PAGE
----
Mothers and Daughters is a portrait and interview project, taking a look at the complex, identity framing family relationship. My own mother, Marjorie Cumbo, suffered from a bipolar disorder and passed away from cancer over 20 years ago, (I was 19).
Her influence on me was profound, as is her absence. My work ethic, my creativity, and unfortunately my likelihood of developing cancer are all things I can attribute to her. After testing positive for the BRACA2 gene, I opted to take preventative measures that have greatly reduced my odds of getting breast or ovarian cancer, but have also erased the possibility of me having a biological child. As I made those decisions I thought about my mother and our relationship a lot.
I started the project by photographing and interviewing ‘older’ daughters and their mothers mainly because that was a relationship I did not have the opportunity to have. As an adult I’ve always been so fascinating by my close friends’ relationships with their mothers. At 19 you think you’re grown, I think I only figured out I was not about another 10 years or so after that. I opened the project up to any age old enough to answer my q&a as a tribute to the daughter I can not have myself.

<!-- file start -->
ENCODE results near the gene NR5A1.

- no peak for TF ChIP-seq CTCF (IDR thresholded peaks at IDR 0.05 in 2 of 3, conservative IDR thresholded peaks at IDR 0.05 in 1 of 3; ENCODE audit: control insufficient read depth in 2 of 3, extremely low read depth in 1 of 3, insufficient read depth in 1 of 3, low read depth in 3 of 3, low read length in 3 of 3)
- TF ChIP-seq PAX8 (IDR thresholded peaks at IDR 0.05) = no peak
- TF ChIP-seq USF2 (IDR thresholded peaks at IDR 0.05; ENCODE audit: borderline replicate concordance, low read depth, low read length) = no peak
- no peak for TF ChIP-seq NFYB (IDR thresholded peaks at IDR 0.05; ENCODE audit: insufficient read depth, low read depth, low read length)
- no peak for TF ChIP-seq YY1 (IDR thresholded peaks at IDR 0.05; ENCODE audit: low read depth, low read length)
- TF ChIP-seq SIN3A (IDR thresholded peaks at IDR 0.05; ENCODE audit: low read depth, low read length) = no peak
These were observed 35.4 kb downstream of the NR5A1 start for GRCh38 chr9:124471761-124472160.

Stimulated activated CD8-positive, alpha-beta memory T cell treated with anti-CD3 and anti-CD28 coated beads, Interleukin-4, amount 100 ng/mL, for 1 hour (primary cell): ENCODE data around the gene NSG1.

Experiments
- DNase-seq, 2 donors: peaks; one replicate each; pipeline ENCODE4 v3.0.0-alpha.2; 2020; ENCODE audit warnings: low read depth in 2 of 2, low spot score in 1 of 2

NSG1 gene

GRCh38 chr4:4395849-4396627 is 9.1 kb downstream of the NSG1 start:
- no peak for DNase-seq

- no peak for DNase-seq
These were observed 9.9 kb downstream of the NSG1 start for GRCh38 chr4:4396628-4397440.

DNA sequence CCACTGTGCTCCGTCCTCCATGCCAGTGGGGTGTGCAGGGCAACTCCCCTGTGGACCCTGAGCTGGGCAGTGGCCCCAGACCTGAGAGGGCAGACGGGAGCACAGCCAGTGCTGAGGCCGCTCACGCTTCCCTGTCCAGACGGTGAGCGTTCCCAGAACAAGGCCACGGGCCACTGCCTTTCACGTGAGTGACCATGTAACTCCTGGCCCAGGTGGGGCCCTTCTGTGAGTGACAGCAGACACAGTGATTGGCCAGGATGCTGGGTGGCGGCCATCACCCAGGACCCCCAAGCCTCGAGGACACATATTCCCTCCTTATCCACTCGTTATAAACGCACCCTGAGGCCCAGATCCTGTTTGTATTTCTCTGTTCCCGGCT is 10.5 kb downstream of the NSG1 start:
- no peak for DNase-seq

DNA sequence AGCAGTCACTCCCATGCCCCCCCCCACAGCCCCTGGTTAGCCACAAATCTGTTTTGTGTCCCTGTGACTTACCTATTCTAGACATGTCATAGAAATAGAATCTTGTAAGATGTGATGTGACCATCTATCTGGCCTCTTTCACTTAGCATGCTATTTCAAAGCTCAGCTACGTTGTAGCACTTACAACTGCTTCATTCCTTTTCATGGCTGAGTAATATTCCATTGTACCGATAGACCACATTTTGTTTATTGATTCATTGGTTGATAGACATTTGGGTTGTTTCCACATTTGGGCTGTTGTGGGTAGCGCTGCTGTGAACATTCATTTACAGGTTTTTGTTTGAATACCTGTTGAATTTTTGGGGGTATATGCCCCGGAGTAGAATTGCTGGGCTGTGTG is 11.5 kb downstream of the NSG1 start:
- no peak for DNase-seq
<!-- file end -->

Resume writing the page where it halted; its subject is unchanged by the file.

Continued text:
Helen, Genna, and Marcy
Helen: Mothering Marcy has taught me the true meaning of being supportive. I have learned from her how to listen and encourage without giving unasked for advice or judgments. By asking for what she needs and wants from me, at an early age, she has helped teach me how to give it to her. She has helped me to be a better mother and friend.
Aiesha and Zenzele
Zenzele: I share joy, happiness, and we are silly…I am shy and my mommy is not.
Sara and Joyce
Sara: My value as a woman. My mom is an intelligent, hardworking, self-assured woman, and she has always encouraged and empowered me to value myself, express my ideas and never restrict my expectations for myself based on the fact that I am female in a world that is (often) dominated by men.
Emily and Rosie
Emily: I learn something from her everyday. She is so smart, and I love her mind. She is my inspiration, and we both inspire each other . She is my heart, my Pooh bear.
Erin and Mikaela
Erin: Mikaela has taught me to reel it in sometimes. To stop and slow down. That I don’t always have to be right or work so darn hard towards a particular goal. She’s taught me how to be appreciative of smaller things and moments in time. I trust Mikaela’s intuition more than anyone else in the world.
Check out the rest of the project so far at JenaCumbo.com.
Photos by: Jena Cumbo